“No,” he replied a day later. “I’m messed up and staying away from everybody.”

He was arrested three days later.

After his arrest, Collins phoned his sister from jail, she recalled. She sensed his remorse as he struggled to piece together how he’d ended up in jail.

“I was relieved and thankful he’s still alive,” Ahmed said. “Sad to hear him cry. Sad to hear he’s so sorry — it was like he was just waking up. Waking up to reality. He doesn’t have a clue what happened. He’s in a fog about things.”

All he did in that moment, she said, was apologize over and over. How? She recalled asking him. How did things get this bad?

“I don’t think he knows,” Ahmed said.

No one was injured in the robbery at the Southampton liquor store, though it left the cashier shaking in fear, after she was shown the needle, according to the police report.

Collins has a criminal history that includes a charge of armed robbery in 2010, according to court documents.

His mother, Nancy, declined to be interviewed, according to Ahmed. The police report on the Southampton robbery notes that Nancy Collins told officers that her son had taken about $600 from her by using her ATM card. She aided the police investigation by identifying her son from video surveillance in the store.

‘A little extra’

Liz Whynott, program director of the Tapestry Health needle exchange clinics in Northampton and Holyoke, said when crimes like this occur, people tend to make generalizations about the accused.

“I think we, as a society, tend to throw users and addicts into a box … and place more emphasis on them as ‘addicts’ rather than human beings,” Whynott said.

The fact that Theresa has come forward in an effort to humanize her brother is encouraging, she added — showing others that he’s more than the sum of the crimes he’s accused of.

“I know a lot of people that have been on long-term recovery that had a pretty hard time with heroin in the past that have done things like rob banks and stolen and done a lot of things they’re not proud of,” Whynott said. “But now, they are incredibly successful in their own ways and are productive members of society.”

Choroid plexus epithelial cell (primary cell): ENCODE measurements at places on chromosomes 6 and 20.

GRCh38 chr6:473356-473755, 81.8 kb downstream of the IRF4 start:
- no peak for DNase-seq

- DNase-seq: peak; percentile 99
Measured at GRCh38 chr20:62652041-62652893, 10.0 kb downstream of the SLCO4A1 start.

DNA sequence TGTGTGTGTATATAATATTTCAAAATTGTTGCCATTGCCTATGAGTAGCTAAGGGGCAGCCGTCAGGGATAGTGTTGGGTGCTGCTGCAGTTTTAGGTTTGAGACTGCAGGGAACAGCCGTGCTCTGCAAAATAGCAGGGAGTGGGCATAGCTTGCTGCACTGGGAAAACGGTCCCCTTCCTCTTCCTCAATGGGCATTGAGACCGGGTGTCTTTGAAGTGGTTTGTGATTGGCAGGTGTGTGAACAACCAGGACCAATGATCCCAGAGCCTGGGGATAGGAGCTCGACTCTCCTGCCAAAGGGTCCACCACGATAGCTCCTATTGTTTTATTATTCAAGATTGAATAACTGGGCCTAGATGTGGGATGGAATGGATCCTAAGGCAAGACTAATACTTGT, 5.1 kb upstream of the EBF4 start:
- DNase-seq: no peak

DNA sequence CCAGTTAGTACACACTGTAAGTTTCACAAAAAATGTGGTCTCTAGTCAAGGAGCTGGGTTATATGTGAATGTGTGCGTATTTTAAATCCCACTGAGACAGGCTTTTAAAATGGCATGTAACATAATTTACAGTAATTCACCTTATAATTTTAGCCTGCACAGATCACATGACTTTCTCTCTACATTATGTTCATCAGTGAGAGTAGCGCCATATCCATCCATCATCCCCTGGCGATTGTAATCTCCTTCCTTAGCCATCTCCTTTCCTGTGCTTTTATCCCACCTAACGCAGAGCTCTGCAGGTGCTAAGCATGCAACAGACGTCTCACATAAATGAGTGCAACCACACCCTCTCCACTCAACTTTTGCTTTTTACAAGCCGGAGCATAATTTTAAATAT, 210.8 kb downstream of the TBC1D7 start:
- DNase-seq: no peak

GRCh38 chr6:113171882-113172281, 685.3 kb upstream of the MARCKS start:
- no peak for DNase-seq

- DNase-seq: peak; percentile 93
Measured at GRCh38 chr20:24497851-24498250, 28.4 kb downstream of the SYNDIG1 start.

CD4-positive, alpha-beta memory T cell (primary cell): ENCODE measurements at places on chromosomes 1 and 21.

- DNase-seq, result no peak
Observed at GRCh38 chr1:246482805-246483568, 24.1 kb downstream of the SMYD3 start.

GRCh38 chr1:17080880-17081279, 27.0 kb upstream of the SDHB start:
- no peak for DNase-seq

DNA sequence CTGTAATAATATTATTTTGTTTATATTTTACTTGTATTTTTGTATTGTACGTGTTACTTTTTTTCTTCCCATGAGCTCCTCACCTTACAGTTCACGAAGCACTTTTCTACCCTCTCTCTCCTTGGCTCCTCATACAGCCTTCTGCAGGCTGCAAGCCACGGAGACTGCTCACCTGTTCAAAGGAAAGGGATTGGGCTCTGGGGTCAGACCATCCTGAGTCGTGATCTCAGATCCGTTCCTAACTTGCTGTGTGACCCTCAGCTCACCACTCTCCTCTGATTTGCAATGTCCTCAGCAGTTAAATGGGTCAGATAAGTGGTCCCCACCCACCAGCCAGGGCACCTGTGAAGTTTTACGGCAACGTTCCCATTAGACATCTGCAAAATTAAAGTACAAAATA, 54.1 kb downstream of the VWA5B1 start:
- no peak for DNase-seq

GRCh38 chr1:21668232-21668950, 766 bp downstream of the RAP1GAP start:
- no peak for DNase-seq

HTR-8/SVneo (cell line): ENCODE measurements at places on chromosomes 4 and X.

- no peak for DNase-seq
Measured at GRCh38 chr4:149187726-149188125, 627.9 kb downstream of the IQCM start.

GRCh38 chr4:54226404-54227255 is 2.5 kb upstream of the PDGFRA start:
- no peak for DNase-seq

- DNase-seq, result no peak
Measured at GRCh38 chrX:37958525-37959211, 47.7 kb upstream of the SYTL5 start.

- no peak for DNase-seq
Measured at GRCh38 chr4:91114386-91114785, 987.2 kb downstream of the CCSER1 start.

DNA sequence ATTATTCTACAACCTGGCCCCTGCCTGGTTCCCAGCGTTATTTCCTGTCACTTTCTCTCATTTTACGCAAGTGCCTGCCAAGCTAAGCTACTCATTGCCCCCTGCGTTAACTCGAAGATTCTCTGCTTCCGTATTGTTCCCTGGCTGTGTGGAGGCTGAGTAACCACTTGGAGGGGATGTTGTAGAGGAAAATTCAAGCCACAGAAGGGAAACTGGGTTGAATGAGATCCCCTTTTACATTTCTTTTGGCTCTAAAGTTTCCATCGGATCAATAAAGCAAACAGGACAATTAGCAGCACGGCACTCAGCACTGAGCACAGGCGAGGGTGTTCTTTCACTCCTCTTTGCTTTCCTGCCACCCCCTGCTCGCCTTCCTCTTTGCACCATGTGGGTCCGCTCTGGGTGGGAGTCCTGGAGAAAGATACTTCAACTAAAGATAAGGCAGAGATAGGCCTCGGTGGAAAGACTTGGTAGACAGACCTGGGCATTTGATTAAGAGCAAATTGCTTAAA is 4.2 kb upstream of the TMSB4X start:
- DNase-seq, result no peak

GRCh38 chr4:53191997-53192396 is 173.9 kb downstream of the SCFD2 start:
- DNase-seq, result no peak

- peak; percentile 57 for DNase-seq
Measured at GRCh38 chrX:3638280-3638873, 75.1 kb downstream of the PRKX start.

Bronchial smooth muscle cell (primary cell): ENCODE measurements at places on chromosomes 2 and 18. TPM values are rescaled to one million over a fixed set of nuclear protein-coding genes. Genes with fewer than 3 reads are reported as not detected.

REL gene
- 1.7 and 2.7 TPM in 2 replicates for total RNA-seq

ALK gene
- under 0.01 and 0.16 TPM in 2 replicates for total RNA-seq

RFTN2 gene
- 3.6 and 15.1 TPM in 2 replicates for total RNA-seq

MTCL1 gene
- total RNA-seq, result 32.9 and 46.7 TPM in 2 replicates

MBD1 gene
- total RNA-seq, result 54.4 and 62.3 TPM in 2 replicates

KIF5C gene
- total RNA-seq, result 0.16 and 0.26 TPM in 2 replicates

Ahmed sees the trauma of addiction in her work running an emergency room reception desk at a community hospitalin Connecticut.

Week after week, she watches as addict after addict is rushed through the emergency room doors. And with each person, she said, her mind goes to her brother.

“When something is going on in your life that’s similar, you want to give a little extra,” Ahmed said. “Because I wouldn’t want anyone to mistreat my brother because of the choices he’s made.”

As for the people who come in and out of the ER, “It’s been young, it’s been old, it’s been (an) infant,” she said. “It’s not one race or religion. This epidemic of heroin is reaching everybody. People don’t realize how dirty this drug is.”

Ahmed has held a mother’s hand as she learned her son would not be walking back out of the hospital. She’s called family members to summon them to the hospital after loved ones could not be brought back following an overdose.

“Sometimes,” Ahmed said, “they can’t even go back into the rooms.”

A sister’s plea

Nobody forced her brother to begin using heroin, Ahmed said. But because he made the decision to do so at one point, she added, shouldn’t exclude him from getting the help he needs. Ahmed said she’s taken her brother to several treatment clinics and to counselors. He never stayed.

“Now I basically have to rearrange my lifestyle,” she said. “I could’ve been spending different parts of my life having fun with him … now I’ll be holding his hand going through the system … I could be planting flowers at his gravesite.”

Please don’t judge her brother, she wrote in her message to a Gazette reporter, judge the drugs.

Ahmed ended her message with a plea addressed to Collins. “I love you,” she wrote. “God bless you, come back to us.”

Michael Majchrowicz can be reached at mmajchrowicz@gazettenet.com.